5. The residencies - I’m looking forward to them, but as someone who has fully embraced her introversion*, days packed with lectures, readings, workshops, and all manner of socialization sound exhausting. The bright light on the horizon? I received a note last week that I’ve been awarded a single room in the dormitory for this upcoming residency. (Yes, most participants share a double.) I’m so relieved! There is a chance of survival after all.

If you are currently at an MFA program, low-res or not, or if you are entertaining the idea or if you’ve graduated (ages ago or just a few months ago), I’d love to connect.

And for anyone at any point in the writing/MFA journey, I recommend The Postmasters Podcast.

View of Corridor, David Scott Mitchell's Residence, c. 1907 - State Library of New South Wales

View of Corridor, David Scott Mitchell's Residence, c. 1907 - State Library of New South Wales

*Most people cannot believe I’m an introvert. I’m not particularly shy; I like people well enough. But after socializing I need copious time to recharge. I have three days after the January residency before I go back to work. Think it’ll be enough?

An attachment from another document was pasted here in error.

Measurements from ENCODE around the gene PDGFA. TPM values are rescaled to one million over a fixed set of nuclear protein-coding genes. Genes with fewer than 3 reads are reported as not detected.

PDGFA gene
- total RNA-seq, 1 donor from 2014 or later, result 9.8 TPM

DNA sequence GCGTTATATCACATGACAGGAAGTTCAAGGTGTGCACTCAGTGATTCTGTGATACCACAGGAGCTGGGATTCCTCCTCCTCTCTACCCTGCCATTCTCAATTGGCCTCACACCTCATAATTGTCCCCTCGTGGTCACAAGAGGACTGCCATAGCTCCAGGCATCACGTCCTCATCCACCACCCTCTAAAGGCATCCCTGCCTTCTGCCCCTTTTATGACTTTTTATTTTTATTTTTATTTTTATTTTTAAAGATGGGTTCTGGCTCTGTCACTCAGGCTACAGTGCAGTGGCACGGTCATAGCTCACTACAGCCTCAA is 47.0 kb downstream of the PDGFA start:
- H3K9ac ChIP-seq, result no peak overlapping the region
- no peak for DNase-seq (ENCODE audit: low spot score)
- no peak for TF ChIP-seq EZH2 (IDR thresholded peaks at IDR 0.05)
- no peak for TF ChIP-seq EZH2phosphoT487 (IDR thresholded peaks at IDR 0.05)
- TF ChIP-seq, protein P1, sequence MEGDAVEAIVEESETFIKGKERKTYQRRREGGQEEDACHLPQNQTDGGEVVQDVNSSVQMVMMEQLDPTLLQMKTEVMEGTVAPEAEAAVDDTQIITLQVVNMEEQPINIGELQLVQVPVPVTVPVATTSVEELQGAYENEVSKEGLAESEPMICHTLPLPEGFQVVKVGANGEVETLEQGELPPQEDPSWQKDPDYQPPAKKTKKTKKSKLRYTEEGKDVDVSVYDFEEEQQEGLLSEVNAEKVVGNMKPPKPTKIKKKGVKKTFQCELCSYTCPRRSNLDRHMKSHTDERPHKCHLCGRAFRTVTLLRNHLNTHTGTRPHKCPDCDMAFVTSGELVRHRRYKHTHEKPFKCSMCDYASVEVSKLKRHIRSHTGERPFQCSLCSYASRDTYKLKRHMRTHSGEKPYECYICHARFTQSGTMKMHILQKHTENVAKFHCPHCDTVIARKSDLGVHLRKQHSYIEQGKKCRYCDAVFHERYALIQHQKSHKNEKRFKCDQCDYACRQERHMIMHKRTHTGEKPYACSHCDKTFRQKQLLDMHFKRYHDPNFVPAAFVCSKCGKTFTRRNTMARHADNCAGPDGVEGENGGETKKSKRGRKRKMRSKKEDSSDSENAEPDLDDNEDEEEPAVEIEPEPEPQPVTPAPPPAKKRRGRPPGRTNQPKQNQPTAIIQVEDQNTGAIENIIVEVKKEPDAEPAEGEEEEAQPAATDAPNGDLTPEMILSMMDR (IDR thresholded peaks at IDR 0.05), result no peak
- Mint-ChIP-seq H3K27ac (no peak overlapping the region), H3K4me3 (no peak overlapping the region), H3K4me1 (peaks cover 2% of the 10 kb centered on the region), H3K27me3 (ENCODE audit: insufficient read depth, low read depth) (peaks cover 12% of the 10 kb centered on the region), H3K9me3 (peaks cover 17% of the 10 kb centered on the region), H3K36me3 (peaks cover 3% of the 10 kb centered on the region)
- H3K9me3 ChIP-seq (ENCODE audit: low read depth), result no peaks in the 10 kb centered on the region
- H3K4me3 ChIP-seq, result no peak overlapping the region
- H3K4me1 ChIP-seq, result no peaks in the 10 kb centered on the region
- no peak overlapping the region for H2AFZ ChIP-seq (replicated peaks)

Why I Decided to Get My MFA in Fiction

On a trip to Scottsdale with my then-boyfriend a few years ago we visited Frank Lloyd Wright’s Taliesin West. It was a weekday in February, which meant we were the youngest on the tour. When the guide asked the group where we all were visiting from, we said, “Napa Valley!” There was, I swear, an audible gasp. One lady said, “No …!” as if this could not possibly be true. And we said, well, yes. Envy on every face.

Napa Valley is the place of vacations for those who can afford it. It’s a place of fine food, beautiful California wines, impeccable wineries … And I can’t disregard the complaint that this place has become a playground for the rich. In a sense, it really has.

For those of us who live and work here, sure, we do enjoy the beautiful scenery, and we do splurge on great meals and wines when we can. There are bocce leagues and farmer’s markets and local events that emphasize the unique community this is. But like anywhere, work is work, and life is life. Just because one lives in a vacation spot doesn’t mean that they are as carefree as those on vacation. 

I moved back to the valley in 2002, fresh from a two-year stint teaching English in Prague and needing a steady paycheck and a life away from family. I was quite young then and not sure what shape my life would take. I imagined, vaguely, a husband and children but, as it turned out, had trouble falling in love, and when I did fall in love, invariably it wouldn’t work out.